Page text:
So, how might White apply to North Carolina offenses like simple assault or assault on a female? Like Virginia, North Carolina does not have a statutory definition of “assault.” Instead, the meaning of the term is established by common law. Jessica Smith, North Carolina Crimes 84 (6th ed. 2007). And although most of the relevant cases are either very old or unpublished, it appears that any unconsented touching is a battery, and that any battery is an assault. See, e.g., State v. West, 146 N.C. App. 741 (2001) (noting that “[a]ssault on a female may be proven by finding either an assault on or a battery of the victim,” and defining battery as any “unlawful touching” or the application of “any force, however slight” to the victim). See also State v. Williams, 2008 WL 4635507 (N.C. Ct. App. Oct. 21, 2008) (unpublished) (“[The victim] testified that defendant touched her several times and that the touching was unwanted. Since the evidence indicates an actual battery took place, the State had no burden to prove the victim was put in fear or apprehension of harmful or offensive contact.”); State v. Clay, 2005 WL 3046634 (N.C. Ct. App. Nov. 15, 2005) (unpublished) (“[I]f a criminal defendant intentionally touches or applies force to another in a manner that is neither consensual nor privileged, that defendant has committed a battery and, necessarily then, an assault.”); State v. Bozeman, 2005 WL 2277055 (N.C. Ct. App. Sept. 20, 2005) (unpublished) (“At trial the State presented [evidence] that defendant had poked Farrar, clearly applying force to her person. There was no evidence presented that Farrar had authorized defendant to touch her or that defendant was in some way privileged to do so. Therefore, defendant’s poking of Farrar was unlawful.”). But cf. State v. Hemphill, 162 N.C. 632 (1913) (“It may be true that every touching of the person of another, however slight or trifling the force may be, if done in an angry, rude, or hostile manner, will constitute an assault and battery, but not so if there was no intention to hurt or injure, and it was so understood by the other party, and there was in fact no injury.”); State v. Corbett, 196 N.C. App. 508 (2009) (holding that simple assault is not a lesser included of sexual battery, and arguably suggesting that a mere unwanted touching isn’t an assault unless it involves the possibility of injury or bodily harm) (citation added after post originally published).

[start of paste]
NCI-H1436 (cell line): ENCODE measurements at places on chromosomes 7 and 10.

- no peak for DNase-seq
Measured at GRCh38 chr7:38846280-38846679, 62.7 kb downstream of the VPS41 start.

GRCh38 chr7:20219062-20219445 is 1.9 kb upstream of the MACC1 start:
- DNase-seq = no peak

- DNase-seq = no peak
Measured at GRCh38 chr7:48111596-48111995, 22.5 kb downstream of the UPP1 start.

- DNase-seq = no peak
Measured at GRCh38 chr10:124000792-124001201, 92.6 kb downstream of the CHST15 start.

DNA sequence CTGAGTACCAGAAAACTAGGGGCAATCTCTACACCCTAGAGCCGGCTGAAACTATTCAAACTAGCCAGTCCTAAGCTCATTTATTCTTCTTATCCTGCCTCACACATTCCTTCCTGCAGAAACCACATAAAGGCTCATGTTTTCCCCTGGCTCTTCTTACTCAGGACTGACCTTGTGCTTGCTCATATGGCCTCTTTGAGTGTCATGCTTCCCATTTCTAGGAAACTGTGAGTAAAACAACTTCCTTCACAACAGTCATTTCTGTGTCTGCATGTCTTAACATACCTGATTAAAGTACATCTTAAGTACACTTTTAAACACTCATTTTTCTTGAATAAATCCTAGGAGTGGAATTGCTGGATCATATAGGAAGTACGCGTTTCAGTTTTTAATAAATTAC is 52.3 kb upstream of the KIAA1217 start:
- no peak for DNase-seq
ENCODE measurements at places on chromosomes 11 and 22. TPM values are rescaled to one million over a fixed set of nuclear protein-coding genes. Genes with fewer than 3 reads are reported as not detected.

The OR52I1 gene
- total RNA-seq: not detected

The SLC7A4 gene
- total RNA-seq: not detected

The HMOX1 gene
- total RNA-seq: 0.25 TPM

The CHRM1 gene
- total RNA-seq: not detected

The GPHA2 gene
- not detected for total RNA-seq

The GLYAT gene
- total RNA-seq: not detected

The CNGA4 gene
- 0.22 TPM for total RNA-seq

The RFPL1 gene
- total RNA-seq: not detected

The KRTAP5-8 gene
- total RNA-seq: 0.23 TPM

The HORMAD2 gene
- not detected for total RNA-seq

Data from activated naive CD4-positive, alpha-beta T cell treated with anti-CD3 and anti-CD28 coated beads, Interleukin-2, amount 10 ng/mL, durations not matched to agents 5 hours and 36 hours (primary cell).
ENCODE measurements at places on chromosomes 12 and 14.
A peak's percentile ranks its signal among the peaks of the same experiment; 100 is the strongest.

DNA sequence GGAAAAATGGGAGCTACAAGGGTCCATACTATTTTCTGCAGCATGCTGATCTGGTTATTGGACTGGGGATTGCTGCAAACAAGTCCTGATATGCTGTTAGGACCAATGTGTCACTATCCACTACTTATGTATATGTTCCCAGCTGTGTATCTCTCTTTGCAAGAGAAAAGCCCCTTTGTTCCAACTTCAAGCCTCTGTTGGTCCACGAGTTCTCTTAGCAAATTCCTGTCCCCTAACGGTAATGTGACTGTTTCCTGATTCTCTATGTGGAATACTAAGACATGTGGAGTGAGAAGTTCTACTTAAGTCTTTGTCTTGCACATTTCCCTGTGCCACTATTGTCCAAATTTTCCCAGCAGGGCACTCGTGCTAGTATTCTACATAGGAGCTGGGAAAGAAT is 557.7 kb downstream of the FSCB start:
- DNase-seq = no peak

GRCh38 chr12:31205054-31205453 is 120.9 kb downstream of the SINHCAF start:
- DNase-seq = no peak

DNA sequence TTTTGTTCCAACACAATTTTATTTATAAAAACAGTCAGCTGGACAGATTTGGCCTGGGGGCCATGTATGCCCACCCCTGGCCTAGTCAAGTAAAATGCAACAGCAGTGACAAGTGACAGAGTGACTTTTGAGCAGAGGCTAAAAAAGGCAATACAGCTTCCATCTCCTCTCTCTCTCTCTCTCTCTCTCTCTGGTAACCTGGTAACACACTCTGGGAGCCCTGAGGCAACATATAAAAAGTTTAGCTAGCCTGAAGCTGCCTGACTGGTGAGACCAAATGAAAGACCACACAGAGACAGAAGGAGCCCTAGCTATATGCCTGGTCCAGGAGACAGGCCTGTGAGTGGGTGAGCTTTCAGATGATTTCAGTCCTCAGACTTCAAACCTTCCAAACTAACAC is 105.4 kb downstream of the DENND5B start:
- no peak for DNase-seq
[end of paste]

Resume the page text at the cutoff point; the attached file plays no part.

Further evidence that a non-violent but unconsented touching is an assault under North Carolina law comes from our pattern jury instructions. The basic pattern jury instruction for simple assault is N.C.P.I. – Crim. 208.40. It defines an assault as “an overt act or an attempt, or the unequivocal appearance of an attempt, with force and violence, to do some immediate physical injury to the person of another, which show of force or menace of violence must be sufficient to put a person of reasonable firmness in fear of immediate bodily harm.” It doesn’t refer to battery at all. But in 2010, a new pattern jury instruction, N.C.P.I. – Crim. 208.41, was promulgated, to be used in assault cases “involving physical contact.” It reads in part:

Provided there is a battery involved, choose the most appropriate definition of assault as follows: (An assault is an intentional application of force, however slight, directly or indirectly, to the body of another person without that person’s consent.) (An assault is an intentional, offensive touching of another person without that person’s consent.)

Thus, N.C.P.I. – Crim. 208.41 supports the idea that any unconsented touching constitutes an assault under North Carolina law, even if the touching does not involve violent force. So I don’t think that North Carolina convictions for simple assault or assault on a female arising in a domestic setting are automatically “misdemeanor crime[s] of domestic violence” under federal law, at least under the Fourth Circuit’s interpretation.